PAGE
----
Two rural Washington counties will have a referendum on the ballot tomorrow, each asking voters to approve a sales tax increase to restore or begin lifeline fixed-route and dial-a-ride service. The financial and ridership numbers involved in these proposals are on a different scale to the Puget Sound metropolitan region, but the presence or lack of service will matter for people who live in these areas.
First up, Okanogan county:
Local voters will probably have a chance to decide in November if they are willing to pay 4 cents on every $10 purchase to fund a new public transportation system in Okanogan County.
The proposed transit system would provide regular daily bus service linking Okanogan County communities, including three round trips on weekdays between Winthrop and Omak and two round trips between Winthrop and Pateros.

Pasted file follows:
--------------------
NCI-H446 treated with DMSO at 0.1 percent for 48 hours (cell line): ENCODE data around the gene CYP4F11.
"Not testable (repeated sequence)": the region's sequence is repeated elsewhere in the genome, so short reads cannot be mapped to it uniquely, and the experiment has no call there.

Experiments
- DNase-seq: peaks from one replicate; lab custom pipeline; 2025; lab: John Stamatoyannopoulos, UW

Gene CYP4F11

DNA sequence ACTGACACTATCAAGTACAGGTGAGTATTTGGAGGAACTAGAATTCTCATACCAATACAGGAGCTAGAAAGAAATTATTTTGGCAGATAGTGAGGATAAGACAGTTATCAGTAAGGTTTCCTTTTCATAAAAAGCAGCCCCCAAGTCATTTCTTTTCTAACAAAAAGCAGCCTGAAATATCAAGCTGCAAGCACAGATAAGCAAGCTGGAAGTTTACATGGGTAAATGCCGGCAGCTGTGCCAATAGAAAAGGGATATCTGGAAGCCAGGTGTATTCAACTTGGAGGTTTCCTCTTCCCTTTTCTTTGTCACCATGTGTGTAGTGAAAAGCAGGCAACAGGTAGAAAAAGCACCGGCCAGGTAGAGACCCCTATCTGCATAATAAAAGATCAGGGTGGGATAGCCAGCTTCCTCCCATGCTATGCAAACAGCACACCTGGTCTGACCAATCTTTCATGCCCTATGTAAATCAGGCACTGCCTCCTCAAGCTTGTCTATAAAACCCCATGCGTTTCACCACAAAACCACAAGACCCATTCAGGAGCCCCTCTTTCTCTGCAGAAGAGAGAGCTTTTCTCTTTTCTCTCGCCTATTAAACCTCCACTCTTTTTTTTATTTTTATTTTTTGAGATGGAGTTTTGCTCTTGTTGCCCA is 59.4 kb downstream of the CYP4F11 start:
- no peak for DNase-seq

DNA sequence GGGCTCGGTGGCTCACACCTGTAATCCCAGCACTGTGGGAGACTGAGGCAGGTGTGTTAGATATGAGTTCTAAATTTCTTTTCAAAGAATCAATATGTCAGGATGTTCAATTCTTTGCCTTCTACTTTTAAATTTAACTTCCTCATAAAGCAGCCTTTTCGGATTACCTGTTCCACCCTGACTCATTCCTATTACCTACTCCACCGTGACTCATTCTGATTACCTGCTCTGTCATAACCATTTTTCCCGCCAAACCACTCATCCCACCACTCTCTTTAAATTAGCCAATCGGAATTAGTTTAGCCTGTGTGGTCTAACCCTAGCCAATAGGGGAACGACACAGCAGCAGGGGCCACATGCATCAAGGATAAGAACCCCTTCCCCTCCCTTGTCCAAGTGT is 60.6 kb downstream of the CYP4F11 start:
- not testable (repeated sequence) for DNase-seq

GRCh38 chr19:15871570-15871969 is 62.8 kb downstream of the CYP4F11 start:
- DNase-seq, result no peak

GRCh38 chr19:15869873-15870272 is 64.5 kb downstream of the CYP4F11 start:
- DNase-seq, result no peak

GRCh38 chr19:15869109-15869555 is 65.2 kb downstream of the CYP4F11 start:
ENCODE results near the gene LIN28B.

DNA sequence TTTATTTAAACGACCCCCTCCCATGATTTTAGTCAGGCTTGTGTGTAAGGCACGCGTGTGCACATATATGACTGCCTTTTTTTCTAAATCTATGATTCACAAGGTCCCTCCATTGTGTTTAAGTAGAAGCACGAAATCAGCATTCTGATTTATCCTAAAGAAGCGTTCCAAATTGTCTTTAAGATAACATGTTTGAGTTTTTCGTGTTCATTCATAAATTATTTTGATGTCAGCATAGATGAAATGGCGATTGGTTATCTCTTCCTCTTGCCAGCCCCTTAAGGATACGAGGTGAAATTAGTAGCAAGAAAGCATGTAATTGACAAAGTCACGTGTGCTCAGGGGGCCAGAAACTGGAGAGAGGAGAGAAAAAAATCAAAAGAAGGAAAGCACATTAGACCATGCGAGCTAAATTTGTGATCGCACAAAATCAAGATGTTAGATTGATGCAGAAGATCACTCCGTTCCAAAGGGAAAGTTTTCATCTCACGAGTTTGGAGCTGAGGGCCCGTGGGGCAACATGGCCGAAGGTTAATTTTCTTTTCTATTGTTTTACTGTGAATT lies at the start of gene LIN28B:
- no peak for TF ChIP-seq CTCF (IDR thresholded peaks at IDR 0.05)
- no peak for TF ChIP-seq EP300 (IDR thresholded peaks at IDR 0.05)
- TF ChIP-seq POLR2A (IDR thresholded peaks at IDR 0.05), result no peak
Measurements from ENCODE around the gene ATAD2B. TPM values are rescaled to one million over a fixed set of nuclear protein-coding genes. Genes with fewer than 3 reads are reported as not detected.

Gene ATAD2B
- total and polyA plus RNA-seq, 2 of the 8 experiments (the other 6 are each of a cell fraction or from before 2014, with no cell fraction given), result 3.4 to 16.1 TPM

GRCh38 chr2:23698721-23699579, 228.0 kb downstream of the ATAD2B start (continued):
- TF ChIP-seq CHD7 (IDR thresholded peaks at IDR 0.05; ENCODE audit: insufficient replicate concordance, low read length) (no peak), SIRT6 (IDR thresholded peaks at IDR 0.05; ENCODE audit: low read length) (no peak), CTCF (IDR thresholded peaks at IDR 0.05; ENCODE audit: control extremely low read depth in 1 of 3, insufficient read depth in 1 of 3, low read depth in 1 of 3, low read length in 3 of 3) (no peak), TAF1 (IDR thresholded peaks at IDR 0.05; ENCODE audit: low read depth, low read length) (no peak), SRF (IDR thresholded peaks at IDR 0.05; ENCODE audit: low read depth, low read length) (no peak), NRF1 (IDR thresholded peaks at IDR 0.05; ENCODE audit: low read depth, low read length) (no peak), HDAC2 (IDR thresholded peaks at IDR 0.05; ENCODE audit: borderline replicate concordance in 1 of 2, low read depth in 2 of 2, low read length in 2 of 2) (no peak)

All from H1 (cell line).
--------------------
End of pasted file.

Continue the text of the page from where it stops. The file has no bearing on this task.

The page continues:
Okanogan county is roughly twice the size of King County (or about the size of Connecticut), and its population is about 41,000 (just over that of Ballard).
More after the jump.
Meanwhile, Grey’s Harbor Transit will be asking for another tenth of a cent, to restore weekend service cut due to the recession:
Grays Harbor Transit eliminated its weekend service in early September, and if the sales tax increase isn’t approved this fall, the agency might have to start hacking apart weekday service, said Mark Carlin, general manager of Grays Harbor Transit.
“When they have the voting going on, I hope people realize how important it is,” Jamtaas said. “Even if people don’t use the buses, it’s a really important service for the disabled population. And it’s really cheap, that 0.1 percent.”
This is also a good time to recall that Washington state’s financial contributions to transit are pathetically small compared to other states. Matching funds for operations, or significantly increased funding for transit capital grants, would help show the state understands that moving people means more than just paving roads.